History in SilvassaEdit This
One can find traces of Portuguese art and culture in Silvassa
History. It is the capital town of Dadra and Nagar Haveli, Union
Territory in India.
During British colonial rule in India many rulers opposed the British
rule and lend their support to the Mughal Empire in India. The Marathas
and the Peshwas were the powerful rulers in Western India at that
time and they fought the British. To keep the British at bay, they
signed a peace treaty with the Portuguese in 1779. According to this
historic friendship treaty the Portuguese were given 72 villages then
called parganas in bargain of military support to fight against the
British. These parganas were annexed by the Marathas from the Koli
chiefs and given to Portuguese.
The Portuguese were allowed to collect revenue in compensation for
their loss of warship, which was captured by the Marathas and not
surrendered even after their entreaties. The Portuguese ruled the
territory until the people of the region liberated themselves on 2nd
In the year 1961, the region merged in Indian Republic as Dadra and
Nagar Haveli comprising of 72 villages along the foothills of the
Western Ghats sandwiched between Gujrat and Maharashtra state of India.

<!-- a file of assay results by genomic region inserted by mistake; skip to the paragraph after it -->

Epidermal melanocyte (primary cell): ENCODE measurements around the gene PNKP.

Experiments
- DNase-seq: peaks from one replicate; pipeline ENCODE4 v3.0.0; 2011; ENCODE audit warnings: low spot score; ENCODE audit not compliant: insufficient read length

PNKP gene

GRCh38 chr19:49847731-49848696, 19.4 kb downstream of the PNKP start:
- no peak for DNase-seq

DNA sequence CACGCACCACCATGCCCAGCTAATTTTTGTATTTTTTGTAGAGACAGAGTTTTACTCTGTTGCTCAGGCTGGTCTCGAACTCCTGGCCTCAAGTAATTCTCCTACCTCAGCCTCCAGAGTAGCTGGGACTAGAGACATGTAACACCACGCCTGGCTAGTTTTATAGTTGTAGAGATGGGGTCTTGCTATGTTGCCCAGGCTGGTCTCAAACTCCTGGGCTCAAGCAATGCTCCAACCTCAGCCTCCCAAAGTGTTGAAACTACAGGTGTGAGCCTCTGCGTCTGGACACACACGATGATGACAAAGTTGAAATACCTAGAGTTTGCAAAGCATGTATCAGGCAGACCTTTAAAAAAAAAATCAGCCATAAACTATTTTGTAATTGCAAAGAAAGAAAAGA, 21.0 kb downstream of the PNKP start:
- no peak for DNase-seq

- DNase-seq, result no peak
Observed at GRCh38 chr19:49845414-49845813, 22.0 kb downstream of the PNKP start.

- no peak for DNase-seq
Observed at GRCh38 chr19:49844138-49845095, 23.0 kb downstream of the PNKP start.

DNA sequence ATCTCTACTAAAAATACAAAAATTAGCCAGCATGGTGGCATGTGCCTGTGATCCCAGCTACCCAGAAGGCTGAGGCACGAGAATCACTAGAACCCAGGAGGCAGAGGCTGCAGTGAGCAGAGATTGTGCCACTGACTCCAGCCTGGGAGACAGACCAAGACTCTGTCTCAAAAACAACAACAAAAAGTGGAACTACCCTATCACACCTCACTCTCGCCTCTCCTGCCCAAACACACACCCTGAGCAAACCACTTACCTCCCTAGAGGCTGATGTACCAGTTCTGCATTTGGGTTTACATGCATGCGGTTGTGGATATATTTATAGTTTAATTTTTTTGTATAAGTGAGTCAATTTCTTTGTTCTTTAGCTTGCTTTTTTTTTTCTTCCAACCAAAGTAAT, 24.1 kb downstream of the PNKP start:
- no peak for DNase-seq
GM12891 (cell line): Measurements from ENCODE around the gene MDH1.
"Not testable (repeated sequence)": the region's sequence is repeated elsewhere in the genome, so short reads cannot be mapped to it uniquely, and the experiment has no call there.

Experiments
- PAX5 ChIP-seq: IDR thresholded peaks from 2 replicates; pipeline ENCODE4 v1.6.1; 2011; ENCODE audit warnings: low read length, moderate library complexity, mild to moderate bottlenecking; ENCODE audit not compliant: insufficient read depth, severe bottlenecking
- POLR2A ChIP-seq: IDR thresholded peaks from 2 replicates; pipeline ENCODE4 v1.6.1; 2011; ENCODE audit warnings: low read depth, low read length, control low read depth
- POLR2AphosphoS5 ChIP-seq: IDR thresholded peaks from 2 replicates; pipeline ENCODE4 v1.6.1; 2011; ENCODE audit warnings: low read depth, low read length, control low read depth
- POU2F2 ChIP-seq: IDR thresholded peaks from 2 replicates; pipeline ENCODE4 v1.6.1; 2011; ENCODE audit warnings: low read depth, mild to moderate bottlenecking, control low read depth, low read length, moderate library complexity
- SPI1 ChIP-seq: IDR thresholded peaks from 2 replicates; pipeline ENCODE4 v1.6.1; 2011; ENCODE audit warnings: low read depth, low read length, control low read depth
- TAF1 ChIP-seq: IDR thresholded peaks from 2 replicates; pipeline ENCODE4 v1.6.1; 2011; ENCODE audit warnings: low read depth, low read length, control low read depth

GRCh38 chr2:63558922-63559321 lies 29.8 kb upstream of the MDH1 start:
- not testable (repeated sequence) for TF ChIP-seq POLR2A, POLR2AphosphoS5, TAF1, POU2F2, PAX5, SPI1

Since then, the region has been administered as one of the Union Territories
of India with Silvassa as the capital town.
Initially, it was an agricultural region with the cultivation of paddy
and fruits like mango and banana as the main crops. Almost 40 percent
of the region was under forest cover providing livelihood to the tribal
population. However, with the introduction to industrialization in the
year 1967-1968 many modern industries have set up their base here.
Silvassa has tuned out to be a major industrial hub with big industries like Reliance, Hindalco, Gulf Oil, Hindustan Unilever setting their base here. The initial tax free status has contributed to the industrial growth in the region.
Today Silvassa has come a long way from being a tribal region to a
cosmopolitan township with people from all over the country coming here
to earn their livelihood. Tourism is well developed here with tribal
culture and forest wildness as the major attraction.